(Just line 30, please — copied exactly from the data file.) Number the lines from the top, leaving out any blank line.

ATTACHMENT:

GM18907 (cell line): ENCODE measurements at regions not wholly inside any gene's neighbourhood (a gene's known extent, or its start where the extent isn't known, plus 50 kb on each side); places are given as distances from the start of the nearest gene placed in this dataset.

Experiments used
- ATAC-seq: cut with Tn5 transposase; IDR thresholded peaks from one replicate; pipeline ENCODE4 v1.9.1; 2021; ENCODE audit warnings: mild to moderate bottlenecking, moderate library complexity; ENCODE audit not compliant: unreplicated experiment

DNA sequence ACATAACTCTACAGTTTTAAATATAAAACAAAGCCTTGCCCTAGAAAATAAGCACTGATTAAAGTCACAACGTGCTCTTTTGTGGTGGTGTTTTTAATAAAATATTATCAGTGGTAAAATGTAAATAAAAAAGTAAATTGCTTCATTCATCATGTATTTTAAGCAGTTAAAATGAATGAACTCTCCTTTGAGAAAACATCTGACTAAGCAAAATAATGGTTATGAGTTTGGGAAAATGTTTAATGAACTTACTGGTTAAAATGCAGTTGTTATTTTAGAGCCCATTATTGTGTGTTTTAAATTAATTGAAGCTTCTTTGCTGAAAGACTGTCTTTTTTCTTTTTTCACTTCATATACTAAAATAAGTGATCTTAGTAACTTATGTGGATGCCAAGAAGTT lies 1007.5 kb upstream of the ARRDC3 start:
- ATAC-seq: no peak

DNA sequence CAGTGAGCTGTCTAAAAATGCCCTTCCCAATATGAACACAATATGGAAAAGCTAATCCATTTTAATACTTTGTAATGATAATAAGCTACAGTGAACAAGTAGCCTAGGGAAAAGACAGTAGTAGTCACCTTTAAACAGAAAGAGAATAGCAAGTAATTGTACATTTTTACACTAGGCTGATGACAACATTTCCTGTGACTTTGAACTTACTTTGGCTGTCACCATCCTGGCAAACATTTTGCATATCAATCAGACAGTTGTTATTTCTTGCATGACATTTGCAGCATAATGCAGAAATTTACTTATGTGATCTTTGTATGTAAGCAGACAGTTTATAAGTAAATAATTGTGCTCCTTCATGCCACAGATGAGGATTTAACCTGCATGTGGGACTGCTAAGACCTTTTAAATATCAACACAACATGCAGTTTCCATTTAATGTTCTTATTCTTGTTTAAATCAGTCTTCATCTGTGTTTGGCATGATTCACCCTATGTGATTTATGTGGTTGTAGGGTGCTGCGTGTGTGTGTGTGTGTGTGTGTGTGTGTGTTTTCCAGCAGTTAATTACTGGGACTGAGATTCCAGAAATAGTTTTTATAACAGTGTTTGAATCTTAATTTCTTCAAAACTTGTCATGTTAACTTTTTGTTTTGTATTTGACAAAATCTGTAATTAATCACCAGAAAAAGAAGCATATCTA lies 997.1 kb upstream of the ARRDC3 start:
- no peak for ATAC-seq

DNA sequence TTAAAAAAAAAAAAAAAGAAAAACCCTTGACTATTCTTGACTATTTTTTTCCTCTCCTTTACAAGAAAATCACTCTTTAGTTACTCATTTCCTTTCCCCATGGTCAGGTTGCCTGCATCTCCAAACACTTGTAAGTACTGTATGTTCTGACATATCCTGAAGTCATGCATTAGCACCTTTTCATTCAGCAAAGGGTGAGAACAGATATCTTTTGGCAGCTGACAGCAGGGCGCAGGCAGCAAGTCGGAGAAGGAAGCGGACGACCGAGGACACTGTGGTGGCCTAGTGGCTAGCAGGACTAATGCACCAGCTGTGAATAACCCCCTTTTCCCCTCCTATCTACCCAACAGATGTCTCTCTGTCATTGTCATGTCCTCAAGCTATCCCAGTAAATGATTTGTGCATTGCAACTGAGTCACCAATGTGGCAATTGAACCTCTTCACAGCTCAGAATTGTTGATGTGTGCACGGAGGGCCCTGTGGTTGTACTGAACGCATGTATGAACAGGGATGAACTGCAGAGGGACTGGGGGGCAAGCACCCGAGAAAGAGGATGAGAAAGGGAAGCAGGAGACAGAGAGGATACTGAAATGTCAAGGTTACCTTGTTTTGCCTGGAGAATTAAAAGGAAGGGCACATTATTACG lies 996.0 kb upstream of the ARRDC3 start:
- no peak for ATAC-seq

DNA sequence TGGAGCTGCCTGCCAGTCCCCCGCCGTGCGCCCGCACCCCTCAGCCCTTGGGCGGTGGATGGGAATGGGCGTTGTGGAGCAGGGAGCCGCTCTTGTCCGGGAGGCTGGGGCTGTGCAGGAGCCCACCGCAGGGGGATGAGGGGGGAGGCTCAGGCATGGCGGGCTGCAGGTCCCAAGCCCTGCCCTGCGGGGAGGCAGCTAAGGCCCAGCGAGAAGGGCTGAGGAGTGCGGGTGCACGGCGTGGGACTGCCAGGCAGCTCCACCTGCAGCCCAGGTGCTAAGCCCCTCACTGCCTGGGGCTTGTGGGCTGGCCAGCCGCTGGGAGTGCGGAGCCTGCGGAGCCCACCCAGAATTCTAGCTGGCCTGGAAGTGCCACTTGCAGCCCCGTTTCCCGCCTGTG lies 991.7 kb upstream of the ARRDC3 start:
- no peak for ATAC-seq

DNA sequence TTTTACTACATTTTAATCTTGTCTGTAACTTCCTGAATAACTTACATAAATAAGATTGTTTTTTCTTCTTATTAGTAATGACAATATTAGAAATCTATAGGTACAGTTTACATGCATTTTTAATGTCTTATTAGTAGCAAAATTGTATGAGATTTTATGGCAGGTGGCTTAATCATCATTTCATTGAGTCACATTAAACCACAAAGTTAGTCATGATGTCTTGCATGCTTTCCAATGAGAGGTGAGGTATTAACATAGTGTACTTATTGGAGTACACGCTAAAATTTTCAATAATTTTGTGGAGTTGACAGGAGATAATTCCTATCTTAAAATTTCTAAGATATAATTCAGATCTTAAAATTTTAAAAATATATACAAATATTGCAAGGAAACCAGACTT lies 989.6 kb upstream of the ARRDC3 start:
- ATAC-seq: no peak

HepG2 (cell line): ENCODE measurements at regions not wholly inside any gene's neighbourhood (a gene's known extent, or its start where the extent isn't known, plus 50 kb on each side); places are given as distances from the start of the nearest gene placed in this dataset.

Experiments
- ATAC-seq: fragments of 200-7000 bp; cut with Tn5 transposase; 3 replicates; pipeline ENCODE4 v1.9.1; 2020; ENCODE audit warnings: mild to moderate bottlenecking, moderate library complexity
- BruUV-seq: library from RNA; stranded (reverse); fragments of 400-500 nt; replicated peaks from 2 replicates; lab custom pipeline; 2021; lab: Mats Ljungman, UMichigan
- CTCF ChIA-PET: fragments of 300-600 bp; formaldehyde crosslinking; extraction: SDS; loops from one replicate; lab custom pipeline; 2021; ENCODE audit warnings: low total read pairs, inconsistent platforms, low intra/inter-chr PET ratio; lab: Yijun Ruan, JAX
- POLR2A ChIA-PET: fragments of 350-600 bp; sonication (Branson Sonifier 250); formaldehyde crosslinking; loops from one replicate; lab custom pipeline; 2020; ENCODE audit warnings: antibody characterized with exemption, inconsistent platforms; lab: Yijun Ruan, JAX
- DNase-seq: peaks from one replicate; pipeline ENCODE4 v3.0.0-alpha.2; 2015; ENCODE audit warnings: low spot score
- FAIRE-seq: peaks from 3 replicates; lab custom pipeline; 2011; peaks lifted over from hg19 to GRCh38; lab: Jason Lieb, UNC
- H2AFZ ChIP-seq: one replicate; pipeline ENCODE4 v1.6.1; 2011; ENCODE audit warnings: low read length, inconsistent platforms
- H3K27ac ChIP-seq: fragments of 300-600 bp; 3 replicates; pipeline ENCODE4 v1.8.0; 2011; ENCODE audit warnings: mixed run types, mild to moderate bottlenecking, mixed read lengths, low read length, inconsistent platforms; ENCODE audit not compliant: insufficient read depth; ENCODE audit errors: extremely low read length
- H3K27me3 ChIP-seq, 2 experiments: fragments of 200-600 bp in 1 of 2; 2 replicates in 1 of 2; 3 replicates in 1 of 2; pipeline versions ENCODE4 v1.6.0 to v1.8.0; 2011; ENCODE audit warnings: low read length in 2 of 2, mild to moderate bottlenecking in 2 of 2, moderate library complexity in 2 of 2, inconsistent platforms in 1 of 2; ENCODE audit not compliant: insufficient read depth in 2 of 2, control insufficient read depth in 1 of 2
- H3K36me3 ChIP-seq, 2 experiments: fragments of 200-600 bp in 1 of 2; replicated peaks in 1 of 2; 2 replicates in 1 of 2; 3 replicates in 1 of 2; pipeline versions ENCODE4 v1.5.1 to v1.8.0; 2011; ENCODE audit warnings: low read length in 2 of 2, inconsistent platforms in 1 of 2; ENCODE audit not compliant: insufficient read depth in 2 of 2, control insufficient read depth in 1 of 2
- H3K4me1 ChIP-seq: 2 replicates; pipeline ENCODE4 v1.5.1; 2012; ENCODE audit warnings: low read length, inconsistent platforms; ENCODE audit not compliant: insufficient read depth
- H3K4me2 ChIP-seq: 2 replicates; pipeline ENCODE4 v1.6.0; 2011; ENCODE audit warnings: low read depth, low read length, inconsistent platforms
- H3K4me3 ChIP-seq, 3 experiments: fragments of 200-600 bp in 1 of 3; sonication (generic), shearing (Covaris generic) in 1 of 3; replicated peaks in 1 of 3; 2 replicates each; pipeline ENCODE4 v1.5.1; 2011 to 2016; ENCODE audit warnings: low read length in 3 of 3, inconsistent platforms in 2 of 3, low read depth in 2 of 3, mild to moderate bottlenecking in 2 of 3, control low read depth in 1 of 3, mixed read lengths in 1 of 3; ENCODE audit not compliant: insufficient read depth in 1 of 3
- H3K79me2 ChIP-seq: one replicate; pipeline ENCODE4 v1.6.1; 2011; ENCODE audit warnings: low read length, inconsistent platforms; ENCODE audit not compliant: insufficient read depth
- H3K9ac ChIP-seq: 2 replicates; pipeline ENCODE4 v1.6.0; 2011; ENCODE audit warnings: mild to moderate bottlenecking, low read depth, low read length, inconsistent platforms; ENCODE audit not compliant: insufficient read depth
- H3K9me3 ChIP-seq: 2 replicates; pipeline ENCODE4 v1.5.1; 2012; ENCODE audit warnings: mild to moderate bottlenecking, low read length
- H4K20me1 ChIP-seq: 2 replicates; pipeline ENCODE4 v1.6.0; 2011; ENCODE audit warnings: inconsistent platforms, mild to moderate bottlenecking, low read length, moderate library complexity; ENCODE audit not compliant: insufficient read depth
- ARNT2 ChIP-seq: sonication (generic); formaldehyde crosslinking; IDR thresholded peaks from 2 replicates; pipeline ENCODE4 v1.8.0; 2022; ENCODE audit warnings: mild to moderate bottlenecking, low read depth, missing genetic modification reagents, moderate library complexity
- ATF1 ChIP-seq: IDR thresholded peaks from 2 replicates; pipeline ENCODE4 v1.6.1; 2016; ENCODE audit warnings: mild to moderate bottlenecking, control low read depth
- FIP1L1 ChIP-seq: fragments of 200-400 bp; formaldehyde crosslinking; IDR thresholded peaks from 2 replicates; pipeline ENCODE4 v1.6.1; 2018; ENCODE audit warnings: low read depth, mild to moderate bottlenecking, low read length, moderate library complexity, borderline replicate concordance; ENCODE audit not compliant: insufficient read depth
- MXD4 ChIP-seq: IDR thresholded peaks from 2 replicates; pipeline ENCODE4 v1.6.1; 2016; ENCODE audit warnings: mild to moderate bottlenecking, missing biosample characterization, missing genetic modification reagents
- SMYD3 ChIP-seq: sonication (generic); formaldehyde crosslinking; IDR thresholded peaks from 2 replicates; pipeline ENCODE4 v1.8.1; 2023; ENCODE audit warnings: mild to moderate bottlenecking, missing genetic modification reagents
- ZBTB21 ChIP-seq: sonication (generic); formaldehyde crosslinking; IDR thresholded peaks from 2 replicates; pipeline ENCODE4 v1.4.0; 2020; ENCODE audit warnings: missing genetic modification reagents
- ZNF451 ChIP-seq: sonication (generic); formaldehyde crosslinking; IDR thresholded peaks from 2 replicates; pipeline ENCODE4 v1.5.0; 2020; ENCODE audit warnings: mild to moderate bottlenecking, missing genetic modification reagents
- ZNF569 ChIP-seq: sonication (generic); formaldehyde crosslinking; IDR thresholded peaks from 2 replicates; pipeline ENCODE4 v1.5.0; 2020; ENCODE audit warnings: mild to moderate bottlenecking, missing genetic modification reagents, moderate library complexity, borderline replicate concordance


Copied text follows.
- H3K9ac ChIP-seq: 2 replicates; pipeline ENCODE4 v1.6.0; 2011; ENCODE audit warnings: mild to moderate bottlenecking, low read depth, low read length, inconsistent platforms; ENCODE audit not compliant: insufficient read depth